Here is a progression of photos depicting how I chose to tackle it.

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Fruits of My Gardenwatercolor 22×30

Here are some of my favorite areas of the painting.  In a way it’s like 4 different paintings in one.

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I think half the reason the painting took so long is because the paper was terrible.

It is totally my fault.  I went to the RISD store to buy some good paper and when I saw the beautiful pieces for $20-$50 each, I cheaped-out and bought the $5 sheets.  YES.  YES. YOU GET WHAT YOU PAY FOR.  A good sheet of paper is like cotton.  You drip some watercolor onto it and it sucks it up and spreads like a plant drinking water.  A crap piece of paper is a whole ‘nother ballgame.  You puddle some water on it, add the paint and the paint goes – um… NOWHERE.  It just sits on the surface never becoming one with the paper.

Another horrible feature of this paper comes from the fact that a big part of water-coloring is the ability to lift, blot, rub and remove paint from the surface.  This is how you get the areas of reflection and sunlight.  When I rubbed the surface of the cheap paper, it literally crumbled and created holes.  A quality paper is tough like fabric.  It can take everything you throw at it. Look back at how many areas of sunlight there are in this painting and just consider how many battles I had with deteriorating paper. Oh yeah, I got what I paid for all right.  A complete and total nightmare!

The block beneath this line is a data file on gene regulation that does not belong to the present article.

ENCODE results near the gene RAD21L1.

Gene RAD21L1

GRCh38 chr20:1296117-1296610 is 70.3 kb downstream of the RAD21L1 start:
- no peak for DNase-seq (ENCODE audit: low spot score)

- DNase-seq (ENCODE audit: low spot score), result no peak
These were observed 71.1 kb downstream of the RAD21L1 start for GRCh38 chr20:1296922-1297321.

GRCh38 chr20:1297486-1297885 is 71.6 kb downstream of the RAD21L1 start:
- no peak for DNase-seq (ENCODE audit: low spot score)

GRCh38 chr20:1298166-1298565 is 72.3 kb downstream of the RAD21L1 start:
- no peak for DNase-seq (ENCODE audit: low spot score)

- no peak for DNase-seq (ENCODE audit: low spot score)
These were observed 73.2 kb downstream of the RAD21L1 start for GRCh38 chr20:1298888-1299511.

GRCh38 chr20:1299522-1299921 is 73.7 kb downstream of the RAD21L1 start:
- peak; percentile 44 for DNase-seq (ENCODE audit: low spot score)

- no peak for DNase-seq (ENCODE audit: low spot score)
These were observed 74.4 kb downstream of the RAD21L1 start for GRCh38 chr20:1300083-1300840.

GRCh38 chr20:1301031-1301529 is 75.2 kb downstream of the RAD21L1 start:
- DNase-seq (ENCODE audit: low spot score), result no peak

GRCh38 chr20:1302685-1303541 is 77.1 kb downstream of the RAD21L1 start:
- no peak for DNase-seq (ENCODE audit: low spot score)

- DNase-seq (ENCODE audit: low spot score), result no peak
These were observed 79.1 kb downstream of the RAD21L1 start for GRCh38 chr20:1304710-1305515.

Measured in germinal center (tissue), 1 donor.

And I’m just too darn stubborn to walk away.  I did work with the crappy paper and I have a few more sheets of it too.   I’ll probably cheap out and use it “because I already paid for it” even though what I should really do is THROW IT IN MY CAMPFIRE!

What I really need to do is hand my credit card over to a trusted love one, have them enter the store without me, ask for the best paper in the joint, buy it and promise to never tell me how much it cost.  Hmm… I should take this advice! Mom? Husband?

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On the pottery front I just started making these jugs.  I will have to admit that most of my good ideas come from 100% selfish motives.   I hope these will be out in time to fill them with all the flowers about to burst in my garden. I’ll keep you posted on how they turn out.